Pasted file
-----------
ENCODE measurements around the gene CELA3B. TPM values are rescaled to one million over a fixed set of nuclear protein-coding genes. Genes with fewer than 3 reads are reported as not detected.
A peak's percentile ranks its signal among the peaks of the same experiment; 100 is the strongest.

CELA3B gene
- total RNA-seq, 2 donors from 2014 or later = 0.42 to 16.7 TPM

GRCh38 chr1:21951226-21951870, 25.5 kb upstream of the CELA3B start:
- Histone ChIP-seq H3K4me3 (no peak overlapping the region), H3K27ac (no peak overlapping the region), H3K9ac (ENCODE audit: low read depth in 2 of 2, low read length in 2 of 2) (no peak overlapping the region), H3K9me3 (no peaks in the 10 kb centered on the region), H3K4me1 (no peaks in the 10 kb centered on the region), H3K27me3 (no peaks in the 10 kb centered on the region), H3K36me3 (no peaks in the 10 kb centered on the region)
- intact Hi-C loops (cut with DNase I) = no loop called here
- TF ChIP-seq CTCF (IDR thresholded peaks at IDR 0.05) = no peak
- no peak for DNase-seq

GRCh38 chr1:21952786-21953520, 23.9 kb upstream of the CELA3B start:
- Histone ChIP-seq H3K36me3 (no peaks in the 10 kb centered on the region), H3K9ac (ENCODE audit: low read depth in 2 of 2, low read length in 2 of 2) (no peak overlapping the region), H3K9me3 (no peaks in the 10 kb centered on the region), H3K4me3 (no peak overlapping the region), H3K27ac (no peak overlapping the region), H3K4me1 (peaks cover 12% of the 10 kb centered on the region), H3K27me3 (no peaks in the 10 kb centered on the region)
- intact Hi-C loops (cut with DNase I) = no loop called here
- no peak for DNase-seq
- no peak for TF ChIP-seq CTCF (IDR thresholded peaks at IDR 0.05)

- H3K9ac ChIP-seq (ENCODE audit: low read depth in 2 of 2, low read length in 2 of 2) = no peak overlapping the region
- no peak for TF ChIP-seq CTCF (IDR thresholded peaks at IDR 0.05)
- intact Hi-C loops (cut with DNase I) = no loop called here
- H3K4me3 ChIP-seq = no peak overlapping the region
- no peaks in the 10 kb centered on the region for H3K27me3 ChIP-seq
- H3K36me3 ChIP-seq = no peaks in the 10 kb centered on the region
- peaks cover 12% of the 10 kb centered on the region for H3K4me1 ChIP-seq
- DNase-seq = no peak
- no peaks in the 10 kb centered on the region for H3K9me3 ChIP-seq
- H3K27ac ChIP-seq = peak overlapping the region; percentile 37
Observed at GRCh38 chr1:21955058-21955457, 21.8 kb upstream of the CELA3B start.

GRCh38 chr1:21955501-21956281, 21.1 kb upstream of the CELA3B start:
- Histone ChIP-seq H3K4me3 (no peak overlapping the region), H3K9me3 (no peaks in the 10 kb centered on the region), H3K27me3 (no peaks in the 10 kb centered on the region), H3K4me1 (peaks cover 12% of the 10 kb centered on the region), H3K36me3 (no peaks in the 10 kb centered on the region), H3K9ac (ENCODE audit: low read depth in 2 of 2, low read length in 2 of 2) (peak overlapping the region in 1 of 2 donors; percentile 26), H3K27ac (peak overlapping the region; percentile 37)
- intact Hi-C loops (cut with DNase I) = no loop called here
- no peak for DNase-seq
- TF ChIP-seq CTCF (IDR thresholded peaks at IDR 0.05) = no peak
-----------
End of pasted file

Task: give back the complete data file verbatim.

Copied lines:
ENCODE measurements around the gene CELA3B. TPM values are rescaled to one million over a fixed set of nuclear protein-coding genes. Genes with fewer than 3 reads are reported as not detected.
A peak's percentile ranks its signal among the peaks of the same experiment; 100 is the strongest.

CELA3B gene
- total RNA-seq, 2 donors from 2014 or later = 0.42 to 16.7 TPM

GRCh38 chr1:21951226-21951870, 25.5 kb upstream of the CELA3B start:
- Histone ChIP-seq H3K4me3 (no peak overlapping the region), H3K27ac (no peak overlapping the region), H3K9ac (ENCODE audit: low read depth in 2 of 2, low read length in 2 of 2) (no peak overlapping the region), H3K9me3 (no peaks in the 10 kb centered on the region), H3K4me1 (no peaks in the 10 kb centered on the region), H3K27me3 (no peaks in the 10 kb centered on the region), H3K36me3 (no peaks in the 10 kb centered on the region)
- intact Hi-C loops (cut with DNase I) = no loop called here
- TF ChIP-seq CTCF (IDR thresholded peaks at IDR 0.05) = no peak
- no peak for DNase-seq

GRCh38 chr1:21952786-21953520, 23.9 kb upstream of the CELA3B start:
- Histone ChIP-seq H3K36me3 (no peaks in the 10 kb centered on the region), H3K9ac (ENCODE audit: low read depth in 2 of 2, low read length in 2 of 2) (no peak overlapping the region), H3K9me3 (no peaks in the 10 kb centered on the region), H3K4me3 (no peak overlapping the region), H3K27ac (no peak overlapping the region), H3K4me1 (peaks cover 12% of the 10 kb centered on the region), H3K27me3 (no peaks in the 10 kb centered on the region)
- intact Hi-C loops (cut with DNase I) = no loop called here
- no peak for DNase-seq
- no peak for TF ChIP-seq CTCF (IDR thresholded peaks at IDR 0.05)

- H3K9ac ChIP-seq (ENCODE audit: low read depth in 2 of 2, low read length in 2 of 2) = no peak overlapping the region
- no peak for TF ChIP-seq CTCF (IDR thresholded peaks at IDR 0.05)
- intact Hi-C loops (cut with DNase I) = no loop called here
- H3K4me3 ChIP-seq = no peak overlapping the region
- no peaks in the 10 kb centered on the region for H3K27me3 ChIP-seq
- H3K36me3 ChIP-seq = no peaks in the 10 kb centered on the region
- peaks cover 12% of the 10 kb centered on the region for H3K4me1 ChIP-seq
- DNase-seq = no peak
- no peaks in the 10 kb centered on the region for H3K9me3 ChIP-seq
- H3K27ac ChIP-seq = peak overlapping the region; percentile 37
Observed at GRCh38 chr1:21955058-21955457, 21.8 kb upstream of the CELA3B start.

GRCh38 chr1:21955501-21956281, 21.1 kb upstream of the CELA3B start:
- Histone ChIP-seq H3K4me3 (no peak overlapping the region), H3K9me3 (no peaks in the 10 kb centered on the region), H3K27me3 (no peaks in the 10 kb centered on the region), H3K4me1 (peaks cover 12% of the 10 kb centered on the region), H3K36me3 (no peaks in the 10 kb centered on the region), H3K9ac (ENCODE audit: low read depth in 2 of 2, low read length in 2 of 2) (peak overlapping the region in 1 of 2 donors; percentile 26), H3K27ac (peak overlapping the region; percentile 37)
- intact Hi-C loops (cut with DNase I) = no loop called here
- no peak for DNase-seq
- TF ChIP-seq CTCF (IDR thresholded peaks at IDR 0.05) = no peak